Submitted to: Plant Disease
Publication Type: Peer reviewed journal
Publication Acceptance Date: 10/7/2003
Publication Date: 10/7/2003
Citation: McVey, D.V., Nazim, M., Leonard, K.J., Long, D.L. 2003. Patterns of virulence diversity in Puccinia triticina on wheat in Egypt and the United States in 1998-2000. Plant Disease. 88:271-279. Interpretive Summary: Wheat, an important food crop in Egypt, is damaged by frequent leaf rust epidemics. Lack of knowledge of where rust spores come from each year to infect wheat in Egypt and limited information on races of leaf rust in Egypt made breeding resistant wheat varieties difficult. We collected samples of leaf rust in 1998-2000 from Egypt and from suspected source countries for leaf rust epidemics, Israel, Sudan, Turkey, and Romania. We tested them for virulence on wheat lines with 20 different genes for resistance to identify leaf rust races. We characterized patterns of diversity of leaf rust races in Egypt and other countries and compared them with patterns found in seven regions of the United States. Similarity of virulence patterns showed that leaf rust spores commonly move between Egypt and Israel but rarely spread into Egypt from Sudan, Turkey, or Eastern Europe. Common races recurred in Egypt in successive years, which means that the rust fungus must survive through the summer in Egypt to reinfect newly planted wheat each winter. This year to year survival accounts for natural selection of more virulent races in Egypt to overcome race-specific resistance used in Egyptian wheat varieties. If the oversummering sites for wheat leaf rust in Egypt can be identified, the cycle of selection of more virulent races can be broken and yield losses to leaf rust can be controlled.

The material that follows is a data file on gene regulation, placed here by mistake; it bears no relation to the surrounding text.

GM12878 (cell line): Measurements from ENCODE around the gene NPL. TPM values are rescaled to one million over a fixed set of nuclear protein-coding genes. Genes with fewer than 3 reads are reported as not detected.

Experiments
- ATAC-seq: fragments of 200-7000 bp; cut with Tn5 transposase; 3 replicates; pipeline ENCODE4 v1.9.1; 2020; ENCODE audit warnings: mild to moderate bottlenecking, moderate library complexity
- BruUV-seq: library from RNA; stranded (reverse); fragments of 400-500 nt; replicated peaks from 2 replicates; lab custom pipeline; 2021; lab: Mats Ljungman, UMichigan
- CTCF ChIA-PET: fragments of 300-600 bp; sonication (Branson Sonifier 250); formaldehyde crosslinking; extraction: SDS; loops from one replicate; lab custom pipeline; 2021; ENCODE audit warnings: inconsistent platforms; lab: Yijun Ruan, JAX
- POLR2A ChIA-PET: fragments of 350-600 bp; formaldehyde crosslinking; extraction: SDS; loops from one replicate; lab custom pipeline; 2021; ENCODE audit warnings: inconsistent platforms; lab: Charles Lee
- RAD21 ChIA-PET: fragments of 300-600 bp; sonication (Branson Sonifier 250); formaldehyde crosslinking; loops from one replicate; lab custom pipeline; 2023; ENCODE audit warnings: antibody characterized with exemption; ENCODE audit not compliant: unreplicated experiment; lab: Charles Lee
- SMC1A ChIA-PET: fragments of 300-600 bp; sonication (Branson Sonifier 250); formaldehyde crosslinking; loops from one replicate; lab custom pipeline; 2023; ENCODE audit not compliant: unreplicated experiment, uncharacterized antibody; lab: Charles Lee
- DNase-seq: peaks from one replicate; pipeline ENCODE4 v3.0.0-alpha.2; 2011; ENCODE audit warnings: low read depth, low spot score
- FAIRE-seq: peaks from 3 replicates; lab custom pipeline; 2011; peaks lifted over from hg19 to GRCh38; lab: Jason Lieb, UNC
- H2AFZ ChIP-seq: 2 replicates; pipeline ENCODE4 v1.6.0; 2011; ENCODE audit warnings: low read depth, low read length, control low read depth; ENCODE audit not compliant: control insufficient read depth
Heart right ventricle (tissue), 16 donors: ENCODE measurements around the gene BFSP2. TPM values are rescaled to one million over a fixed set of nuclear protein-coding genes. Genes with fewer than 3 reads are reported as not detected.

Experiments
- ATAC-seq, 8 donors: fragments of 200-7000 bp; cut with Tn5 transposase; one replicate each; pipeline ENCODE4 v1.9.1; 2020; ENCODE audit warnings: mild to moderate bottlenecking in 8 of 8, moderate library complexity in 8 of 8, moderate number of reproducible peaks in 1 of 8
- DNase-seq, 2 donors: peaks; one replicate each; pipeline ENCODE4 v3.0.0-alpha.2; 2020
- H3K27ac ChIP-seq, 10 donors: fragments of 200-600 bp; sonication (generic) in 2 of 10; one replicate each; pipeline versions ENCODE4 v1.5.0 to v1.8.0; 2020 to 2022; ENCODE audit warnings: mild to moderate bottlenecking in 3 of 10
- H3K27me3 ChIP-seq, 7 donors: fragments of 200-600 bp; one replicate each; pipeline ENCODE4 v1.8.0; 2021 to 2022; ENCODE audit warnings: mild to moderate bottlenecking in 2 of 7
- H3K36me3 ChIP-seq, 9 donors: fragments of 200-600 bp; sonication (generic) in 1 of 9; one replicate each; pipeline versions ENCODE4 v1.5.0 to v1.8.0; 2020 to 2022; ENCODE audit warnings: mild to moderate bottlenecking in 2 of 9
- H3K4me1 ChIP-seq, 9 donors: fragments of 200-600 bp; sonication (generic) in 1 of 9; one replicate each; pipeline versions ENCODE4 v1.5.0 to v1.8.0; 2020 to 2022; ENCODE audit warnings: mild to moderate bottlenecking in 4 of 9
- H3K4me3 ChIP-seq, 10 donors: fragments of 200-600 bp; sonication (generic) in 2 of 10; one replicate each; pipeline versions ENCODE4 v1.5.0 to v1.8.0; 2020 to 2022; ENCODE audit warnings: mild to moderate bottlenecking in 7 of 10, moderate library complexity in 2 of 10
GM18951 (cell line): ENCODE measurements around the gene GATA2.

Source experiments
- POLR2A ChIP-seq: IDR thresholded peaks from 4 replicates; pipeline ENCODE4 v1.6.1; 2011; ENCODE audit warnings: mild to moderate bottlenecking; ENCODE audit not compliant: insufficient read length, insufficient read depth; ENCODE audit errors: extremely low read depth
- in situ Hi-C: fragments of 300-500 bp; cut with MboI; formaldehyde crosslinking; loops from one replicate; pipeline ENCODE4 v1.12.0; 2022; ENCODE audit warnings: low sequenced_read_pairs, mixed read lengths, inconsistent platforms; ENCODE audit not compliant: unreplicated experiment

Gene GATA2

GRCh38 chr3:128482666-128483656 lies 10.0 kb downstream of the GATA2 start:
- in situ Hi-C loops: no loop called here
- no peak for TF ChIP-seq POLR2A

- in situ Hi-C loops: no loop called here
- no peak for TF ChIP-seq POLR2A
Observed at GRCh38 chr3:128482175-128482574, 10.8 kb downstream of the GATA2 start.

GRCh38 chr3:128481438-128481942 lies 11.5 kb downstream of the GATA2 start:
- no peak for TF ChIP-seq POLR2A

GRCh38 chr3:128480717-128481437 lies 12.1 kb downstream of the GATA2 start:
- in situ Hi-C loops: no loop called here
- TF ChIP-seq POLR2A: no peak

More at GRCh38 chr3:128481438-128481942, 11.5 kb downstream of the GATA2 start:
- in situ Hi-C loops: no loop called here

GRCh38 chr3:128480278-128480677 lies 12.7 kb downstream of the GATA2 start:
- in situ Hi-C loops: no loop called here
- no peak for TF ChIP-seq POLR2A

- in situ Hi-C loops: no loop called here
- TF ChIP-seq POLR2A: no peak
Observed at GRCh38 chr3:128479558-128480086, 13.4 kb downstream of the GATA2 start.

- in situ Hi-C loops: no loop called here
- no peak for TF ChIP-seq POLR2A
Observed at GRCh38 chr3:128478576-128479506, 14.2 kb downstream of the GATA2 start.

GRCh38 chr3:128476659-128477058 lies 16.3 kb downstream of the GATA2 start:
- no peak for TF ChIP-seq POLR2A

Technical Abstract: Frequent epidemics of leaf rust in Egypt have been attributed to the appearance of new races virulent on commonly grown wheat cultivars. In 1998, 1999, and 2000, 726 isolates of Puccinia triticina collected in Egypt were tested on a set of 20 single Lr gene differential wheat lines, and 160 races were identified. Three races, MBDLQ, MCDLQ, and TCDMQ, were found in Egypt in all 3 years. Race MCDLQ occurred at > 20% frequency each year. Virulences to wheat lines with Lr1, 3, 10, 14b, 15, 17, 23, and 26 occurred at > 45% each year. Seven races found in Egypt were also found in either Israel, Sudan, Turkey, or Romania in 1998 or 1999, although the one race common to Sudan and Egypt was rare in Egypt (only 1 year, < 1%). Four races found in Israel were also found in Egypt, and the similarity of virulence frequencies in Israel and Egypt indicate at least some exchange of inoculum. Romania and Turkey did not appear to be major sources of inoculum for leaf rust epidemics in Egypt. The level of genetic diversity in leaf rust collections in Egypt in 1998-2000 was similar to that of collections from the Southern and Central Plains of the United States in 1998-2000. The high diversity of races and the recurrence of common races in each year in Egypt as in the Southern and Central Plains of the U.S. is consistent with oversummer survival of P. triticina within Egypt or in a neighboring country.